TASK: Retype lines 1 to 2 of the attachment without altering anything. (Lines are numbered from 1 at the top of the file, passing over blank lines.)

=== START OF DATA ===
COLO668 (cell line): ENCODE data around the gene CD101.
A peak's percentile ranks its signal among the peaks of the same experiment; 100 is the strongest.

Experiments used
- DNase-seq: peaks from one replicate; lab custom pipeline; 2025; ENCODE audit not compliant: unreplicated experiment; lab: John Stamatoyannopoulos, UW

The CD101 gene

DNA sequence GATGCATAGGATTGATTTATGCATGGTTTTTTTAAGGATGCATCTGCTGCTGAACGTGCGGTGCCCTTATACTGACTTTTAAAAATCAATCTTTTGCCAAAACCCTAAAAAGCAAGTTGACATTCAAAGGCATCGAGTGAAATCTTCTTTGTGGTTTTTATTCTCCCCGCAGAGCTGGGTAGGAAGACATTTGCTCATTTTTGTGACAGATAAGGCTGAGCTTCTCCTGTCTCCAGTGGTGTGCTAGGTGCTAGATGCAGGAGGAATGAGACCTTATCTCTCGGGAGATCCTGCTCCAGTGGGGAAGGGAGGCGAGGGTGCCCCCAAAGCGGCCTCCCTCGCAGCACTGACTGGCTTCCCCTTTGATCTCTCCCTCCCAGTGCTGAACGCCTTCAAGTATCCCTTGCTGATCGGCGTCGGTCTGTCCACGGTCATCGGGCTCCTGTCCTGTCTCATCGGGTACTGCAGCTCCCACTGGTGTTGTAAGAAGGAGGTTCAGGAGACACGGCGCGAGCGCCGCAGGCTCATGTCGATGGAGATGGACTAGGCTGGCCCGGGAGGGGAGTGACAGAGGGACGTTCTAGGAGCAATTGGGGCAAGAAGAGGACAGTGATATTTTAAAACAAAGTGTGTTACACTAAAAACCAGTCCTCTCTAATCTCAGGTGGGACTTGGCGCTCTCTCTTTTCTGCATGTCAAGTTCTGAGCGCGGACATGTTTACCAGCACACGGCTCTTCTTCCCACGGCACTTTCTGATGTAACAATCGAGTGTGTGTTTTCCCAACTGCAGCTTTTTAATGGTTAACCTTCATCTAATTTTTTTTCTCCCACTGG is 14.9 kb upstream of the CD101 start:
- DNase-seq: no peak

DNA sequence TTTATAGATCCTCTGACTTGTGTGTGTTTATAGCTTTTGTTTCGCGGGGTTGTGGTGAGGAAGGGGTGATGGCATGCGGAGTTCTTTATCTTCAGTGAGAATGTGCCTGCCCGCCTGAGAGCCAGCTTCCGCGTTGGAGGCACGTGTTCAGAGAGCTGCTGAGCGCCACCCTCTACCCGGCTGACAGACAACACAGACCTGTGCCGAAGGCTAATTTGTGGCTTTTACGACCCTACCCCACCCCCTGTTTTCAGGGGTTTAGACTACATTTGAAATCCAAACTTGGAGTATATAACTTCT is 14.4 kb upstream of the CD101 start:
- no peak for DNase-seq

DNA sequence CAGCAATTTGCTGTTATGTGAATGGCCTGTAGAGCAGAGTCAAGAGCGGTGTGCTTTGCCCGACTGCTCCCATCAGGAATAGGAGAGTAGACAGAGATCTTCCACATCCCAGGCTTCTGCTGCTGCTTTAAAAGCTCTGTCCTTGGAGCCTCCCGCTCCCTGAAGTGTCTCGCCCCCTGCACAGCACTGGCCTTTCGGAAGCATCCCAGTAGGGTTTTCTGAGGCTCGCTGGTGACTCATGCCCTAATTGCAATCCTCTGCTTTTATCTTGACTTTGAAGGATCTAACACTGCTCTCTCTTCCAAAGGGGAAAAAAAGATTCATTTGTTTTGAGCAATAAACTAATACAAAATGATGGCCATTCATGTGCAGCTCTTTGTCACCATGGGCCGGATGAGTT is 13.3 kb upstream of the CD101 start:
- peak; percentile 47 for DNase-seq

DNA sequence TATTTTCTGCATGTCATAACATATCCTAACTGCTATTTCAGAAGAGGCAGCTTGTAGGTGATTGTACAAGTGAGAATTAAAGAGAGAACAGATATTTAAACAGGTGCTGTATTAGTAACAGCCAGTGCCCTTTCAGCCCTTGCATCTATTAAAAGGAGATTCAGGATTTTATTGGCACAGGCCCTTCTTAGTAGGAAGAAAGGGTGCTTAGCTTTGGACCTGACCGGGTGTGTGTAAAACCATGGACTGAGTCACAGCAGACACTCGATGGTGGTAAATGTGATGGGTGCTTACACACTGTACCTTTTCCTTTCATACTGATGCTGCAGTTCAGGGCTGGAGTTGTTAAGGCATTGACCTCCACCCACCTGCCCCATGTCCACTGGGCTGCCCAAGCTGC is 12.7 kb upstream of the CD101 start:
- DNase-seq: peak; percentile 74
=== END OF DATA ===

COLO668 (cell line): ENCODE data around the gene CD101.
A peak's percentile ranks its signal among the peaks of the same experiment; 100 is the strongest.